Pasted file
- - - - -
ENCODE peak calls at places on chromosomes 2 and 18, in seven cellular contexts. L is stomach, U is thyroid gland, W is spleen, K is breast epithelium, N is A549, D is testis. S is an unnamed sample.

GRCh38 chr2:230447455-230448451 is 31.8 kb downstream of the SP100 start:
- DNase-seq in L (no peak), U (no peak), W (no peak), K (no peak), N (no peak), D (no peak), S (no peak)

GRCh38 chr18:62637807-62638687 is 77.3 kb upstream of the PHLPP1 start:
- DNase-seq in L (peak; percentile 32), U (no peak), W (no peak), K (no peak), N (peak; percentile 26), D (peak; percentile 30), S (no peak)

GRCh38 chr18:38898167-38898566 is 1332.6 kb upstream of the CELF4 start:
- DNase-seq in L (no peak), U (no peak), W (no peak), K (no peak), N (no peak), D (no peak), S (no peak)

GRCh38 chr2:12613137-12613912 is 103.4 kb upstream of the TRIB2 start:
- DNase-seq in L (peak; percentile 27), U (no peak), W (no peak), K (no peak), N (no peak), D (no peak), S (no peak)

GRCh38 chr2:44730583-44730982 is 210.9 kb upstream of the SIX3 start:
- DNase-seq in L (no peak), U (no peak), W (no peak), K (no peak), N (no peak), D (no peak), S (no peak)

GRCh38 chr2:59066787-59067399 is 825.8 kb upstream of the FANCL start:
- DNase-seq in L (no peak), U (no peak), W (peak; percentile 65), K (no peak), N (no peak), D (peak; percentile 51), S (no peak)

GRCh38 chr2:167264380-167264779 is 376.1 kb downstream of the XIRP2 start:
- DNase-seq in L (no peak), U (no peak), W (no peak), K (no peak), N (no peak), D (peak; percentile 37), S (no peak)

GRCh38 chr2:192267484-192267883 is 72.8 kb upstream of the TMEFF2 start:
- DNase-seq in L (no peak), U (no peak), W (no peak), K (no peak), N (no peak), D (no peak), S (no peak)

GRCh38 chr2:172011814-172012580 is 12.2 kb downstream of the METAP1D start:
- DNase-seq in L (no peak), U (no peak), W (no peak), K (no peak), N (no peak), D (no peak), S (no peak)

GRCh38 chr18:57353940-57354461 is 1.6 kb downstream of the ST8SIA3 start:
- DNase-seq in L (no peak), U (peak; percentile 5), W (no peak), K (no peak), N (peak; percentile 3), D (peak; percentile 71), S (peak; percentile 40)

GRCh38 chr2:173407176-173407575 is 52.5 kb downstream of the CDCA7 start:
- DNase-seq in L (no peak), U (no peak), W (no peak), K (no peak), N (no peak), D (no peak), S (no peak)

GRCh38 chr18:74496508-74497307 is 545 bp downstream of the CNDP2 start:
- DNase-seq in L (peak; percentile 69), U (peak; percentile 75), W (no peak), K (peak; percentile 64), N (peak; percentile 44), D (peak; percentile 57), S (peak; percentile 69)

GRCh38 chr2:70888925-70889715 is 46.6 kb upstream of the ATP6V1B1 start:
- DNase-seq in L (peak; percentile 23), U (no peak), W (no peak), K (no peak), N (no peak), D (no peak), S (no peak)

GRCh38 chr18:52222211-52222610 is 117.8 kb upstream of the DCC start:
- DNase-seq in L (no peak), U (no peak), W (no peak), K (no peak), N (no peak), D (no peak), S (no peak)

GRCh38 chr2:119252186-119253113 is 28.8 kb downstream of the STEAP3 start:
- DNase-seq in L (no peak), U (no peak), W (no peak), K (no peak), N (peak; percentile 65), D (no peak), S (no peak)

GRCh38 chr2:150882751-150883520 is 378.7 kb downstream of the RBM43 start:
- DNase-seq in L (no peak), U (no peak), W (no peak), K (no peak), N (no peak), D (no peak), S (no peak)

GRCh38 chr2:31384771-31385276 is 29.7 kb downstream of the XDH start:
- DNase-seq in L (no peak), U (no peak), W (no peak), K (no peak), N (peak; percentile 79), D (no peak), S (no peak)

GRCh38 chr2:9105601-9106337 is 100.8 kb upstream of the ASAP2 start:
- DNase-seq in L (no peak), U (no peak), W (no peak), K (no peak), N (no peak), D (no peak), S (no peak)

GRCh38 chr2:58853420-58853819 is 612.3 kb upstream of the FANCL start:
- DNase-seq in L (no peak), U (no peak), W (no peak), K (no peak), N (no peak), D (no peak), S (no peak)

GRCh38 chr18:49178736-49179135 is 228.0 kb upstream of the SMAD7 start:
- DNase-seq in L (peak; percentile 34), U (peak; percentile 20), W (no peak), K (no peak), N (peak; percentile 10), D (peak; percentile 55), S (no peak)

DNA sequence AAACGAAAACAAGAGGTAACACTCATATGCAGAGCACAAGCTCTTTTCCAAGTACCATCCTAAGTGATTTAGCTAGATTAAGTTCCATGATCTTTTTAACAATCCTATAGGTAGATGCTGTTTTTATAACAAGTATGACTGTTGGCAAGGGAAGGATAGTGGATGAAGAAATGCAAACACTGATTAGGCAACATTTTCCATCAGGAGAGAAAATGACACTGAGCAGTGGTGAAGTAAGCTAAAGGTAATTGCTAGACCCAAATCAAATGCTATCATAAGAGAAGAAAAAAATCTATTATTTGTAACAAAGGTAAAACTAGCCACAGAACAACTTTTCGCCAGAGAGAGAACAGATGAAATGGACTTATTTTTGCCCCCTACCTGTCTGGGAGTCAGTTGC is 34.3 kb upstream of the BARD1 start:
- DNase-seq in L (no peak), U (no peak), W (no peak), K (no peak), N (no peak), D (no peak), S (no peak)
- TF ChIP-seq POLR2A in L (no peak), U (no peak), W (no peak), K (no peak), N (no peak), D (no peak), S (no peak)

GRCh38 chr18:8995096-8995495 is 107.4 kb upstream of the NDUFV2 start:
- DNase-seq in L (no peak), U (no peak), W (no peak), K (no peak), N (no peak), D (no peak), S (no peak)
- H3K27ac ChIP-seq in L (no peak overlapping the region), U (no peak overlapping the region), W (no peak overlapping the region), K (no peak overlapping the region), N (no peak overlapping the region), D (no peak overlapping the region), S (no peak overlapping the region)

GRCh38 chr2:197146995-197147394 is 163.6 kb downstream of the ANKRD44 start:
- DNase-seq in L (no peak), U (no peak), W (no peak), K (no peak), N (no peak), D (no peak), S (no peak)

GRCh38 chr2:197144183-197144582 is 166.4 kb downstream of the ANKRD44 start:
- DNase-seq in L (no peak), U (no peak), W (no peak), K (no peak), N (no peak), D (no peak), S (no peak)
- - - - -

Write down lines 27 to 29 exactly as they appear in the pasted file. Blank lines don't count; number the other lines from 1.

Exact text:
- DNase-seq in L (peak; percentile 23), U (no peak), W (no peak), K (no peak), N (no peak), D (no peak), S (no peak)

GRCh38 chr18:52222211-52222610 is 117.8 kb upstream of the DCC start:
- DNase-seq in L (no peak), U (no peak), W (no peak), K (no peak), N (no peak), D (no peak), S (no peak)